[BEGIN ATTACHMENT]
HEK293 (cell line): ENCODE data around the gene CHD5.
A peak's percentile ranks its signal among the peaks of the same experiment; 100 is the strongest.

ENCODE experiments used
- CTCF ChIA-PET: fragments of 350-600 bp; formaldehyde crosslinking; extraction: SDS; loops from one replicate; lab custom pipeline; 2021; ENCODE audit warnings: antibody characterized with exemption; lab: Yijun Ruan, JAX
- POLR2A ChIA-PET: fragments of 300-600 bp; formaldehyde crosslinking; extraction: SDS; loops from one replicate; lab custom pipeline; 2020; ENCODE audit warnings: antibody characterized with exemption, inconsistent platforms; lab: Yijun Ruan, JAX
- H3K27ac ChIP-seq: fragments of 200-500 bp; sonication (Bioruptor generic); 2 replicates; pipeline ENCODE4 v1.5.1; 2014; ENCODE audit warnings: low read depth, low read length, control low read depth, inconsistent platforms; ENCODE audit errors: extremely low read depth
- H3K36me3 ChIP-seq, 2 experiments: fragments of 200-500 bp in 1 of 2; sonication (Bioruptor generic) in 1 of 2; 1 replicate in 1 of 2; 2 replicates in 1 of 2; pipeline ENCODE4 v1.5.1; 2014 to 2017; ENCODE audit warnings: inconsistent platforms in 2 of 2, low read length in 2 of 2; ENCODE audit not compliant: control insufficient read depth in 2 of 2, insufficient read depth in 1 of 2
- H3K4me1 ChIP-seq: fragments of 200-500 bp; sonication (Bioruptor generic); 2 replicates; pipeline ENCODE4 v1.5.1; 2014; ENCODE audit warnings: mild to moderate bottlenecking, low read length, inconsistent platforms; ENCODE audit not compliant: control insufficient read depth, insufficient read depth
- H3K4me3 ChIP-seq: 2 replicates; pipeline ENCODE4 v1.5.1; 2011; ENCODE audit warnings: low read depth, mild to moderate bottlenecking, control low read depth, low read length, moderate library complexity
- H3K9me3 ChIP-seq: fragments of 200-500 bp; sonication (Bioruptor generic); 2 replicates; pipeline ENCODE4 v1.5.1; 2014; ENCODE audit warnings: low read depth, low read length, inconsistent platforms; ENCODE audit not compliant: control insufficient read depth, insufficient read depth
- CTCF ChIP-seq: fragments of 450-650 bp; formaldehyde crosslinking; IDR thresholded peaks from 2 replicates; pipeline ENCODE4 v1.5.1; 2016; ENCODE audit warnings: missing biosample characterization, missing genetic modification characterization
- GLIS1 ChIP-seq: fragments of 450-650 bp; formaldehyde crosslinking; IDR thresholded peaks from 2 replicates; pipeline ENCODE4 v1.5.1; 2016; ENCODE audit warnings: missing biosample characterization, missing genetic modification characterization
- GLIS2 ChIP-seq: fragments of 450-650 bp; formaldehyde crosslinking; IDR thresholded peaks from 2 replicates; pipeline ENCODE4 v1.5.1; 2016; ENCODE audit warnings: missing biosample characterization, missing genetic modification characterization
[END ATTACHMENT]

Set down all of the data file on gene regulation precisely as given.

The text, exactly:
HEK293 (cell line): ENCODE data around the gene CHD5.
A peak's percentile ranks its signal among the peaks of the same experiment; 100 is the strongest.

ENCODE experiments used
- CTCF ChIA-PET: fragments of 350-600 bp; formaldehyde crosslinking; extraction: SDS; loops from one replicate; lab custom pipeline; 2021; ENCODE audit warnings: antibody characterized with exemption; lab: Yijun Ruan, JAX
- POLR2A ChIA-PET: fragments of 300-600 bp; formaldehyde crosslinking; extraction: SDS; loops from one replicate; lab custom pipeline; 2020; ENCODE audit warnings: antibody characterized with exemption, inconsistent platforms; lab: Yijun Ruan, JAX
- H3K27ac ChIP-seq: fragments of 200-500 bp; sonication (Bioruptor generic); 2 replicates; pipeline ENCODE4 v1.5.1; 2014; ENCODE audit warnings: low read depth, low read length, control low read depth, inconsistent platforms; ENCODE audit errors: extremely low read depth
- H3K36me3 ChIP-seq, 2 experiments: fragments of 200-500 bp in 1 of 2; sonication (Bioruptor generic) in 1 of 2; 1 replicate in 1 of 2; 2 replicates in 1 of 2; pipeline ENCODE4 v1.5.1; 2014 to 2017; ENCODE audit warnings: inconsistent platforms in 2 of 2, low read length in 2 of 2; ENCODE audit not compliant: control insufficient read depth in 2 of 2, insufficient read depth in 1 of 2
- H3K4me1 ChIP-seq: fragments of 200-500 bp; sonication (Bioruptor generic); 2 replicates; pipeline ENCODE4 v1.5.1; 2014; ENCODE audit warnings: mild to moderate bottlenecking, low read length, inconsistent platforms; ENCODE audit not compliant: control insufficient read depth, insufficient read depth
- H3K4me3 ChIP-seq: 2 replicates; pipeline ENCODE4 v1.5.1; 2011; ENCODE audit warnings: low read depth, mild to moderate bottlenecking, control low read depth, low read length, moderate library complexity
- H3K9me3 ChIP-seq: fragments of 200-500 bp; sonication (Bioruptor generic); 2 replicates; pipeline ENCODE4 v1.5.1; 2014; ENCODE audit warnings: low read depth, low read length, inconsistent platforms; ENCODE audit not compliant: control insufficient read depth, insufficient read depth
- CTCF ChIP-seq: fragments of 450-650 bp; formaldehyde crosslinking; IDR thresholded peaks from 2 replicates; pipeline ENCODE4 v1.5.1; 2016; ENCODE audit warnings: missing biosample characterization, missing genetic modification characterization
- GLIS1 ChIP-seq: fragments of 450-650 bp; formaldehyde crosslinking; IDR thresholded peaks from 2 replicates; pipeline ENCODE4 v1.5.1; 2016; ENCODE audit warnings: missing biosample characterization, missing genetic modification characterization
- GLIS2 ChIP-seq: fragments of 450-650 bp; formaldehyde crosslinking; IDR thresholded peaks from 2 replicates; pipeline ENCODE4 v1.5.1; 2016; ENCODE audit warnings: missing biosample characterization, missing genetic modification characterization